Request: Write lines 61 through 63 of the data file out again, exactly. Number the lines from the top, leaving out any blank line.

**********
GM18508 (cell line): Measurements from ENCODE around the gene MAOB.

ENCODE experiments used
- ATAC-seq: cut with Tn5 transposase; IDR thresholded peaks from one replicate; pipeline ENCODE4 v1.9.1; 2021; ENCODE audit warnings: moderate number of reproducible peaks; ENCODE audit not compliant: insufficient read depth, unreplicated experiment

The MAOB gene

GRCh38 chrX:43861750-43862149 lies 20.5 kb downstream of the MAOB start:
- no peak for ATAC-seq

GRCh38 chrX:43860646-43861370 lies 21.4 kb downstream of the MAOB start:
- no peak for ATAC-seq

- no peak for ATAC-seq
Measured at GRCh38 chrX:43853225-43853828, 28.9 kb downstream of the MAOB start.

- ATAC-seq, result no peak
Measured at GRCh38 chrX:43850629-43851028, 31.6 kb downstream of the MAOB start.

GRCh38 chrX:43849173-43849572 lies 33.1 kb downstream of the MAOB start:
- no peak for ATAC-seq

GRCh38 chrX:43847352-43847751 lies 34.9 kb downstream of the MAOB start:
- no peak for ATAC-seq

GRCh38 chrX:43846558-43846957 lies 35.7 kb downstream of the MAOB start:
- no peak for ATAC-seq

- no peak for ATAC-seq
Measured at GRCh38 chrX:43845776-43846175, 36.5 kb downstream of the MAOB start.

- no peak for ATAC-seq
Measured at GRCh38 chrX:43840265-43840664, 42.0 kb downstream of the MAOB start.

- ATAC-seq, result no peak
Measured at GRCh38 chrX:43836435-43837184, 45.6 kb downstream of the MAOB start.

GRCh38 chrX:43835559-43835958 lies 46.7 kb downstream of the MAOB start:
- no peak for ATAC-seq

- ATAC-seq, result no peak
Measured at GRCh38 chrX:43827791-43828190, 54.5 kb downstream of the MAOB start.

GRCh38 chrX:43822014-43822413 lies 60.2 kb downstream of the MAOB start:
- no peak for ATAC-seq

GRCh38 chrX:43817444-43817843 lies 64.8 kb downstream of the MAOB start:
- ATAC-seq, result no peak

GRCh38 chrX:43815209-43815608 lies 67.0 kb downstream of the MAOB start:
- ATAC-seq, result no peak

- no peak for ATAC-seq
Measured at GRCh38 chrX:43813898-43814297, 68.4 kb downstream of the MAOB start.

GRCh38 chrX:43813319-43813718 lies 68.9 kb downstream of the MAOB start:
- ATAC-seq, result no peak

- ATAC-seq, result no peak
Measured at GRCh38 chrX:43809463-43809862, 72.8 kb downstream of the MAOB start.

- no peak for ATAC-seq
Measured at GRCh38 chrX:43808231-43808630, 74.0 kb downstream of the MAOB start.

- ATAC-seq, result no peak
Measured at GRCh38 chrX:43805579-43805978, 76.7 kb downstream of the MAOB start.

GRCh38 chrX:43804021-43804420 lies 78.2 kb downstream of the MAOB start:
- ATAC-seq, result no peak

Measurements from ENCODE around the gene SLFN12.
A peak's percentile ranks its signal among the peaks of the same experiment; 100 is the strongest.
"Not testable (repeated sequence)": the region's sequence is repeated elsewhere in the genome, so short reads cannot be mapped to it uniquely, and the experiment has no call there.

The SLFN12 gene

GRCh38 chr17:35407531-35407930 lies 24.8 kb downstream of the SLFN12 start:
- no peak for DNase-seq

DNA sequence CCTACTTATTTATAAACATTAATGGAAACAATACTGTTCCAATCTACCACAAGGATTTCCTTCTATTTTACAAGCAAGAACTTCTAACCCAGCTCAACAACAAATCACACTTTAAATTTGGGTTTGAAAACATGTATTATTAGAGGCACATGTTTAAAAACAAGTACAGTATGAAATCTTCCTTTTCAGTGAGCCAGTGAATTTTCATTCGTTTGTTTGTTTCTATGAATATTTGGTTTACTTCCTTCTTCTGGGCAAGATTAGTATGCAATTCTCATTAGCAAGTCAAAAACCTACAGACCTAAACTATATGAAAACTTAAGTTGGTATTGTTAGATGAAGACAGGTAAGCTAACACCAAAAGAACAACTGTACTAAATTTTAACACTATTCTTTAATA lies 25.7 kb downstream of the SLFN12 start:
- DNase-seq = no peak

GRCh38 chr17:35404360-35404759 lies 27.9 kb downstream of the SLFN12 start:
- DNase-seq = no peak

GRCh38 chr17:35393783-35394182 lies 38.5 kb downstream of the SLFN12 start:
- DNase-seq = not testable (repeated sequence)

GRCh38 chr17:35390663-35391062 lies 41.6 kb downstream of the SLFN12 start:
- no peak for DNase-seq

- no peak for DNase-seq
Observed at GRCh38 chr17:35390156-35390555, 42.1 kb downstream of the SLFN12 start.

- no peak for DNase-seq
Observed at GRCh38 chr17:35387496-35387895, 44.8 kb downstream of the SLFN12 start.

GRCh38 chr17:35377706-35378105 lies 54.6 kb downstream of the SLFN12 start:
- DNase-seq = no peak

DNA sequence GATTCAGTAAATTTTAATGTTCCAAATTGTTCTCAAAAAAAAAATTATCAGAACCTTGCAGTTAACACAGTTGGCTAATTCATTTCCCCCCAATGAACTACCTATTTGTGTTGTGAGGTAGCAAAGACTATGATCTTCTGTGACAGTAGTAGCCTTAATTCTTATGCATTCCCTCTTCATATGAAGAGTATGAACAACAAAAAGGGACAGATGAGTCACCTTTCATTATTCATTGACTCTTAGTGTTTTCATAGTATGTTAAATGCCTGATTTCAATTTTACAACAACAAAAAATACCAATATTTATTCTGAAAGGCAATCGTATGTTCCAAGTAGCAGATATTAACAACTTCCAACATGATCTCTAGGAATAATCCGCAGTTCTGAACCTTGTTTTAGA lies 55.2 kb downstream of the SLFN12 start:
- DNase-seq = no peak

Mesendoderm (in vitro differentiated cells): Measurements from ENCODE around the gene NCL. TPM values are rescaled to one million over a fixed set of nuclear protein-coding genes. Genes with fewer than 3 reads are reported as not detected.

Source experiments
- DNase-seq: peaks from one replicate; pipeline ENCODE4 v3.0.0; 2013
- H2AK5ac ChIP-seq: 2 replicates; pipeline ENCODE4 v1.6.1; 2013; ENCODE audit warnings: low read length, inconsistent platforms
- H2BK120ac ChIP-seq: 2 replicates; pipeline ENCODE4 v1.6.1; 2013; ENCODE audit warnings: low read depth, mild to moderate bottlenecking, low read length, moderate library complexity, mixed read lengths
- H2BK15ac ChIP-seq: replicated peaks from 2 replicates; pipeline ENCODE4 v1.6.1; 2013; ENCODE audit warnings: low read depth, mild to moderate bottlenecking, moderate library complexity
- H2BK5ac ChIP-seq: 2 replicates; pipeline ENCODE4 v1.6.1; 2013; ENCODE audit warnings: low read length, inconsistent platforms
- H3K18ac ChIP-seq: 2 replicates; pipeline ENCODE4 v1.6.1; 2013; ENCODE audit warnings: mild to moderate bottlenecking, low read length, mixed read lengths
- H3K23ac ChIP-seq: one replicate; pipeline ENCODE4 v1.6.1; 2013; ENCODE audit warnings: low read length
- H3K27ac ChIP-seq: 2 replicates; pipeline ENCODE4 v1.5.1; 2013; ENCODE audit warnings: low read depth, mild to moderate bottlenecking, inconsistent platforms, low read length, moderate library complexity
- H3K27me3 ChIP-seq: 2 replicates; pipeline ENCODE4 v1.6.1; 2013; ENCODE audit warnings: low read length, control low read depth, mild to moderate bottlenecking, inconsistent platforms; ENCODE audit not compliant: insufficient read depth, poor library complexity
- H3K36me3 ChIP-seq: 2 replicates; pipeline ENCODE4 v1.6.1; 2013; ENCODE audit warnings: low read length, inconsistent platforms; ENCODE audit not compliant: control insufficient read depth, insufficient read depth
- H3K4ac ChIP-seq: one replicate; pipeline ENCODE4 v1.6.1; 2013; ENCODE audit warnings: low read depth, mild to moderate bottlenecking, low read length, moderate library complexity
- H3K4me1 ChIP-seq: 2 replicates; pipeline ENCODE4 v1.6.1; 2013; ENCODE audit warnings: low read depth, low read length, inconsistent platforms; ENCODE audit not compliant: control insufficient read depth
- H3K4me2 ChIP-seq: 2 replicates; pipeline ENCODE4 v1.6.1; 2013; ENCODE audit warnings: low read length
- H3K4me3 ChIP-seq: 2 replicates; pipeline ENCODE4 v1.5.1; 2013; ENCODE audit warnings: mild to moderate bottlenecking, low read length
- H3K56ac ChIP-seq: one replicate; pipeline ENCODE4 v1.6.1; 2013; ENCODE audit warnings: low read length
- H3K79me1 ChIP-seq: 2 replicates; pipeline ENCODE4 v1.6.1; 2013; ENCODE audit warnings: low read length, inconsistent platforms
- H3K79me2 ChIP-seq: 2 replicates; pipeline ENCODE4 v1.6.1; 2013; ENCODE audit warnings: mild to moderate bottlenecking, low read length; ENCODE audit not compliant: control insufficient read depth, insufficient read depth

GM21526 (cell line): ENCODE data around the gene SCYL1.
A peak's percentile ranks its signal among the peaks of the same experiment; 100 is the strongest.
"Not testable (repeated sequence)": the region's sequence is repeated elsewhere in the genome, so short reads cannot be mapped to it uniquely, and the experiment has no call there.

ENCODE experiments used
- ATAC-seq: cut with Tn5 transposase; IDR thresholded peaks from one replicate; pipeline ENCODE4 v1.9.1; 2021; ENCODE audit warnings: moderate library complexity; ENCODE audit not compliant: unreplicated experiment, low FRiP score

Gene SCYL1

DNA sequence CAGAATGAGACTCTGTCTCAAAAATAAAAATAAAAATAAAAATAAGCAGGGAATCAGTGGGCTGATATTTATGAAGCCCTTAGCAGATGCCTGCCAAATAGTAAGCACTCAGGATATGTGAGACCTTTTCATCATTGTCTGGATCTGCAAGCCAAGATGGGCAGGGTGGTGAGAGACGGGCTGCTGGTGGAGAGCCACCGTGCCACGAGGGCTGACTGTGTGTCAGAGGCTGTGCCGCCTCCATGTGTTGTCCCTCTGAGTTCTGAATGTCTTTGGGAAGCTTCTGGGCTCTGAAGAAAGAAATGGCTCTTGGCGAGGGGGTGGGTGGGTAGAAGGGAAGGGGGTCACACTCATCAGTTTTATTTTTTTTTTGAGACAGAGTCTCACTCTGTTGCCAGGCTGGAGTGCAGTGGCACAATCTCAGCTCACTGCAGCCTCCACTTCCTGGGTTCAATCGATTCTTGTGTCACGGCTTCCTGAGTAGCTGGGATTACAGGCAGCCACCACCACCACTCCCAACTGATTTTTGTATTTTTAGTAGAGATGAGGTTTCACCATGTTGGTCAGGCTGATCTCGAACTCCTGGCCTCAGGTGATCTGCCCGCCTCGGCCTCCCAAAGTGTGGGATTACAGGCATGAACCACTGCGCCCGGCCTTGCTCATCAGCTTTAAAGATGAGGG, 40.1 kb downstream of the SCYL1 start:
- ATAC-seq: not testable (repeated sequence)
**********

- no peak for DNase-seq
Observed at GRCh38 chr17:35390156-35390555, 42.1 kb downstream of the SLFN12 start.

- no peak for DNase-seq